Defying an apparent ‘house arrest’, Pakistan Muslim League (PML-N) chief Nawaz Sharif began his Long March to Islamabad on Sunday evening.
However, quelling speculations that President Asif Ali Zardari was stepping down, presidential spokesman Farhat-ullah Babar told Dawn News channel: “If the constitution of Pakistan stays, if the country stays, there is no reason for the President to step aside and to resign.” He added there was no possibility of an army takeover.
Accompanied by thousands, Sharif vowed to reach Islamabad on Monday and stage a sit-in at the Constitution Avenue to restore deposed Chief Justice Iftikhar Chaudhry.
Interior ministry advisor Rehman Malik said a control room had been set up in Islamabad to deal with the situation. Hundreds of reserve policemen have been brought in to control the protestors.
Although the action has now shifted to Islamabad, hundreds of anti-government protesters fought pitched battles with police in Lahore on Sunday as rumours circulated of Sharif’s arrest. Political activists were nabbed and roads blocked. The government warned protestors they would be arrested under the terrorism act if they continued with their demonstrations.
However, in the evening Malik clarified that there were no restrictions on Sharif’s movement. Those arrested included PML-N leader Makhdoom Javed Hashmi, Qazi Husain Ahmed of the right-wing Jamaat-e-Islami party and Chaudhry Aitzaz Ahsan, leader of the lawyer movement. In Islamabad, Tehreek Insaf leader Imran Khan reportedly went underground.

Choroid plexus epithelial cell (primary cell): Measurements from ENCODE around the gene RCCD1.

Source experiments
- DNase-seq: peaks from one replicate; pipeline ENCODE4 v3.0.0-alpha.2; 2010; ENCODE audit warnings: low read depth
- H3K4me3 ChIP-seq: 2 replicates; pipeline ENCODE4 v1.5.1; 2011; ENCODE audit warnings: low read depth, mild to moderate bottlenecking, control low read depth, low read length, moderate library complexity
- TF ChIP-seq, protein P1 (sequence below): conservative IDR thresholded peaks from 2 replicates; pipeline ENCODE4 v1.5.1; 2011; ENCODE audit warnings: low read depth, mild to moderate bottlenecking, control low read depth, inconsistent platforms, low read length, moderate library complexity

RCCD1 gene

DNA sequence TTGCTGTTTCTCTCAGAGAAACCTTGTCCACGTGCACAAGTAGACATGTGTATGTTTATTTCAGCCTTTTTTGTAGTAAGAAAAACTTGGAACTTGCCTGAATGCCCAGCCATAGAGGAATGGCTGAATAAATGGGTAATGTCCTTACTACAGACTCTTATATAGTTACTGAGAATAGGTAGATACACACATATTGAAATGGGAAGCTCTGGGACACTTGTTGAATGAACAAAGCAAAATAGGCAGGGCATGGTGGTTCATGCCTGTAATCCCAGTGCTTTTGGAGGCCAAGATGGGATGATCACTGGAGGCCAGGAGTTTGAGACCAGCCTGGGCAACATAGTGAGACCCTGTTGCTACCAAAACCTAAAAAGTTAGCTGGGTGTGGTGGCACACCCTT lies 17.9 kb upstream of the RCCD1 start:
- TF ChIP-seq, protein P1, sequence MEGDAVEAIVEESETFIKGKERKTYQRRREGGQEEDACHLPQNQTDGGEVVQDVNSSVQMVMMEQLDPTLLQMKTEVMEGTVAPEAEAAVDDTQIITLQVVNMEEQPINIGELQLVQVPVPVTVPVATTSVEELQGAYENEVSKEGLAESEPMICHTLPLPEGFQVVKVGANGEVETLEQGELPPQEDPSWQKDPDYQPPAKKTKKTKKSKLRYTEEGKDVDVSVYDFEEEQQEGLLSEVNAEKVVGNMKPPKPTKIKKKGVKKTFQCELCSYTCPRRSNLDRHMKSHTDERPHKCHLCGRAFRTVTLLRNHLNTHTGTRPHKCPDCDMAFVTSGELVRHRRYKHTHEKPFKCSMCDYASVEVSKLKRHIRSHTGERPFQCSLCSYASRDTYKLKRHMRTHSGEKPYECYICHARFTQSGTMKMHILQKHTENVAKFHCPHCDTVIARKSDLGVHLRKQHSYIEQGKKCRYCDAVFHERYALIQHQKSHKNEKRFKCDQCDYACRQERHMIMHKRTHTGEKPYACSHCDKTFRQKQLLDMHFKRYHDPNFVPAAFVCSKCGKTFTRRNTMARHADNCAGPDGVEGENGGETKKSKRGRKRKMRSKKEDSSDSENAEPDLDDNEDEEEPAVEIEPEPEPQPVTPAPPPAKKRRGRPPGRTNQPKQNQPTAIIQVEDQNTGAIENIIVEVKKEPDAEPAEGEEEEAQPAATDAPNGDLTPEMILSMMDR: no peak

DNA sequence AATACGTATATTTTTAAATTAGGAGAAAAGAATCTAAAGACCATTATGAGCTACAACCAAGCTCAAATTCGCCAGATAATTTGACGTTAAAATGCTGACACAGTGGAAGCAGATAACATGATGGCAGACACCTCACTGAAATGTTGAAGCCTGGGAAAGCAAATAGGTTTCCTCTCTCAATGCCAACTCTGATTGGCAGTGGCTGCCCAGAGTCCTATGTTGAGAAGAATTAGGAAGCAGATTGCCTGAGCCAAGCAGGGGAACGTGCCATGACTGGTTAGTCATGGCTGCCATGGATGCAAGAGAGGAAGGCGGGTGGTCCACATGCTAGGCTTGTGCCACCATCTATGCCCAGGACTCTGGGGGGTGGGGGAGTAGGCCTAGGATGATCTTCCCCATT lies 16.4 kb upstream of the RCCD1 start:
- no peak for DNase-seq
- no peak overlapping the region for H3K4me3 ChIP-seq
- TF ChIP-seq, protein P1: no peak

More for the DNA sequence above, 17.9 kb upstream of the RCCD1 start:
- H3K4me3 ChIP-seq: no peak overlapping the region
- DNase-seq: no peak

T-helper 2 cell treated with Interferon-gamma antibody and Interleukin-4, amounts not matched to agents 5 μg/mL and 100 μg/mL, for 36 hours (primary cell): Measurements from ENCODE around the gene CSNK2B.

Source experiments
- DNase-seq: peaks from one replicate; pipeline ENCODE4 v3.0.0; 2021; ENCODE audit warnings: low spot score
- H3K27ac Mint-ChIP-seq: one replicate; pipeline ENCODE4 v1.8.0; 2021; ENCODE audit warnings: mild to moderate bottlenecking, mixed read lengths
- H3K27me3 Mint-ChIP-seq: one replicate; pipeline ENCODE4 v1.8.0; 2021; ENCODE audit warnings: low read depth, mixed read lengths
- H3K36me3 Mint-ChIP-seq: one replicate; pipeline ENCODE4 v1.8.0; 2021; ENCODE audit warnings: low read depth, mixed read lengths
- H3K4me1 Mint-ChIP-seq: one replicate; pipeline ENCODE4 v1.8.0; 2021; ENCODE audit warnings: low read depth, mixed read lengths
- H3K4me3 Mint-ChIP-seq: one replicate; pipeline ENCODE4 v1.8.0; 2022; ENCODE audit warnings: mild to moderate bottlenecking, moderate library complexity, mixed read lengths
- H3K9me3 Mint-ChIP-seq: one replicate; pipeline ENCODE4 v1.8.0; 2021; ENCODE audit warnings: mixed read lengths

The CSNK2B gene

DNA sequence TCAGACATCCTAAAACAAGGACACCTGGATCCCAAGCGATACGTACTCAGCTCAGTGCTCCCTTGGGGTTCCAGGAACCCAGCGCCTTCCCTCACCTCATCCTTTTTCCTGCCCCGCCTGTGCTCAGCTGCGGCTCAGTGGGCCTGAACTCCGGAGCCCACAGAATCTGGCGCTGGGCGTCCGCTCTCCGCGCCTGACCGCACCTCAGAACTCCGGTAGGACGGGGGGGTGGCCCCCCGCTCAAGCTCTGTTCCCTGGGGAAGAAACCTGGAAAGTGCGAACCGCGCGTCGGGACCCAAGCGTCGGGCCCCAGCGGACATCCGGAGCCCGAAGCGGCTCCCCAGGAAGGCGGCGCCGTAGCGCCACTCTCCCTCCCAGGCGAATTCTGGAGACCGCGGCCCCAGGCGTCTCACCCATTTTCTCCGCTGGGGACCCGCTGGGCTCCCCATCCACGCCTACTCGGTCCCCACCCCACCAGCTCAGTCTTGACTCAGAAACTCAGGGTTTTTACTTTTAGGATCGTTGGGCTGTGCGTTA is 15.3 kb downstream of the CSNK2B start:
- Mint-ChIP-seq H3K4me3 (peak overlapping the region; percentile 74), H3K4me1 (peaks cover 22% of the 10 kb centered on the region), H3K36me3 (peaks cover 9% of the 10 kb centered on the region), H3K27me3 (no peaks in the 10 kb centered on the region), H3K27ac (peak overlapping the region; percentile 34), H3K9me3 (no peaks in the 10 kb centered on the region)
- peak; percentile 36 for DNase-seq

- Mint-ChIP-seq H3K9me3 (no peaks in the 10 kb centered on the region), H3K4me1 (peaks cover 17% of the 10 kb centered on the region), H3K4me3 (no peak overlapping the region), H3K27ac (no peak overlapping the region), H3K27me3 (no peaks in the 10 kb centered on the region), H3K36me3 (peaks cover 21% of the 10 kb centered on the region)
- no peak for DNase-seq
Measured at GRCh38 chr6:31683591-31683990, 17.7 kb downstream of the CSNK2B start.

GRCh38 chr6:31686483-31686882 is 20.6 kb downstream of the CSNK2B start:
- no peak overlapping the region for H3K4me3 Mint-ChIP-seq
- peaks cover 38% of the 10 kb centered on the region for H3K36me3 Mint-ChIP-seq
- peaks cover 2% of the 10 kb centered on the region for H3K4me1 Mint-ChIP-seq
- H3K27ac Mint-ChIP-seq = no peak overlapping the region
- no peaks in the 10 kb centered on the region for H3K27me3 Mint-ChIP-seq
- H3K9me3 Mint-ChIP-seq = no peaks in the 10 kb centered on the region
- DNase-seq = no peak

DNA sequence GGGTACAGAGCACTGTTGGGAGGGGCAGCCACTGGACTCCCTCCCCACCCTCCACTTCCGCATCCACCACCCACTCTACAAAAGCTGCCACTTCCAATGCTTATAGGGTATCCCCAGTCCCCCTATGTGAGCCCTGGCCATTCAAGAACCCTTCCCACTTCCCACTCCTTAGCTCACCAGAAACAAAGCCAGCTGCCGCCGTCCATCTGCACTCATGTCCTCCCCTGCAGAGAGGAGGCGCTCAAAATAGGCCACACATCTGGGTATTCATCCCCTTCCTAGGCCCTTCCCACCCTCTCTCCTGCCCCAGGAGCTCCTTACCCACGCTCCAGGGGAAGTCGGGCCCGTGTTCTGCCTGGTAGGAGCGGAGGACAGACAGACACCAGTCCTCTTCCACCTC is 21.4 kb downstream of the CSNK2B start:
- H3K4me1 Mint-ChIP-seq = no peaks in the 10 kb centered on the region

Hundreds of lawyers accompanied Sharif’s procession as it made its way from his Model Town Residence to Ichhra and onwards to the toll plaza. Earlier Ahsan said in a statement that even if the government had blocked all roads to Islamabad, “we will sit and protest till the restrictions are lifted.”
Earlier on Sunday, police raided the Rawalpindi house of a local politician on a tip-off that former Punjab CM Shahbaz Sharif was on the premises.
Amid all the confusion, Pakistan’s new information minister told reporters in Islamabad that the government would only file a review petition in the case of the disqualification of the Sharif brothers once the Supreme Court gave a detailed judgement.
Islamabad looked like a city under siege. Movement was restricted owing to the huge presence of law enforcement personnel screening everyone entering the city. Roadblocks were erected and the police patrolled streets and checked hotels to nab any possible protestors.
The lawyers, however, remained defiant. Athar Minallah, a spokesman for the lawyer movement, said in Islamabad that all plans were in place for a sit-in on the Constitution Avenue on Monday.